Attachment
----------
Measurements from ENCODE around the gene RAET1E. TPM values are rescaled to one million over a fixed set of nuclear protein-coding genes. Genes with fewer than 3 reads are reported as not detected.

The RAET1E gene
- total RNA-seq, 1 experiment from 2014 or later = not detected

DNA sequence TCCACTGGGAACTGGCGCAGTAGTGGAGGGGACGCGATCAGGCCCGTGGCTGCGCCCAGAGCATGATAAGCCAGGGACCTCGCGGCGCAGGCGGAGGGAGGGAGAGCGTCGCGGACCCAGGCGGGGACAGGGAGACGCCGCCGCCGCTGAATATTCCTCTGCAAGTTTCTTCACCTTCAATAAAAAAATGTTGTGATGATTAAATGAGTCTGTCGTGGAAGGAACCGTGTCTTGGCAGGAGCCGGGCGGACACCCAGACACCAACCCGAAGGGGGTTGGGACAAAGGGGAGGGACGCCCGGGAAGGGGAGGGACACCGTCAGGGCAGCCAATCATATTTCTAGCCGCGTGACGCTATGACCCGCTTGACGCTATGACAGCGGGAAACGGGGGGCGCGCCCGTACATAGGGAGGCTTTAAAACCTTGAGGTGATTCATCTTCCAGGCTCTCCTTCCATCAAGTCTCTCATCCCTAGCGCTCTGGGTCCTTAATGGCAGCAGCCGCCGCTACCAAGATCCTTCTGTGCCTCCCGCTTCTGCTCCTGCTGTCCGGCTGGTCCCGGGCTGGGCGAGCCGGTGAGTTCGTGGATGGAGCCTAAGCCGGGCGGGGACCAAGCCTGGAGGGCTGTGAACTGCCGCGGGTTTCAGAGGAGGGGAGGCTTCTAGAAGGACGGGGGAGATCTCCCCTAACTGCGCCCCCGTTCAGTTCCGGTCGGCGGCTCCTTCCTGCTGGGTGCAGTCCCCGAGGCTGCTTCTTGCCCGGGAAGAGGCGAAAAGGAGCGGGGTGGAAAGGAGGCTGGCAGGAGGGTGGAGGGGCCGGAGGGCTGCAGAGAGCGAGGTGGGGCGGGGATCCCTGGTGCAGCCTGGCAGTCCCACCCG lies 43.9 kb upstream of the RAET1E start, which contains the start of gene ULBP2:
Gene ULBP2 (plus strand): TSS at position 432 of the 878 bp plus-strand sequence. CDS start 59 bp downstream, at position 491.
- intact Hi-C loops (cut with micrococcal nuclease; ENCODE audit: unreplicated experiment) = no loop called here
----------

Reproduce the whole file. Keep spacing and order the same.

Measurements from ENCODE around the gene RAET1E. TPM values are rescaled to one million over a fixed set of nuclear protein-coding genes. Genes with fewer than 3 reads are reported as not detected.

The RAET1E gene
- total RNA-seq, 1 experiment from 2014 or later = not detected

DNA sequence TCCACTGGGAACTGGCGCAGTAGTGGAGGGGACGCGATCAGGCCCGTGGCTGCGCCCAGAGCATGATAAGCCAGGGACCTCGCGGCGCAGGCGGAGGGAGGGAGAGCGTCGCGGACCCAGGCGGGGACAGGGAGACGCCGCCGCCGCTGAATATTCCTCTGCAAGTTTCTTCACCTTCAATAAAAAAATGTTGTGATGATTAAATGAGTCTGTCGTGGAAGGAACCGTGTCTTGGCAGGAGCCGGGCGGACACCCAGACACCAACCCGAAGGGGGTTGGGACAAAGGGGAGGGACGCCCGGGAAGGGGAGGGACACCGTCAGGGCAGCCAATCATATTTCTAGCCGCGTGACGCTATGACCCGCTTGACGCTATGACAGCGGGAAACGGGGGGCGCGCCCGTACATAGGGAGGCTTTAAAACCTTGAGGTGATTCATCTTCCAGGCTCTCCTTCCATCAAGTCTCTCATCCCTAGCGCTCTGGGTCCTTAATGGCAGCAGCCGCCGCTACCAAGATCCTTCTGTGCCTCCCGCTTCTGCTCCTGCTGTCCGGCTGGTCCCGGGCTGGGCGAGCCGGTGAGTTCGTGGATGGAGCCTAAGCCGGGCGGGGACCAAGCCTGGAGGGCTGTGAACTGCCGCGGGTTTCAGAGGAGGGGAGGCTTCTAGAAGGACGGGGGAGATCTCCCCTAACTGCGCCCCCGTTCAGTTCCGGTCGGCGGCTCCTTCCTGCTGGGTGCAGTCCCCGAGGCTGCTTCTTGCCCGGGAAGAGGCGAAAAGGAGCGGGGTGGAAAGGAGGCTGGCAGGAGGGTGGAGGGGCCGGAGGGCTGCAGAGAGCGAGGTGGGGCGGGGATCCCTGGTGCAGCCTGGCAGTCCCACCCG lies 43.9 kb upstream of the RAET1E start, which contains the start of gene ULBP2:
Gene ULBP2 (plus strand): TSS at position 432 of the 878 bp plus-strand sequence. CDS start 59 bp downstream, at position 491.
- intact Hi-C loops (cut with micrococcal nuclease; ENCODE audit: unreplicated experiment) = no loop called here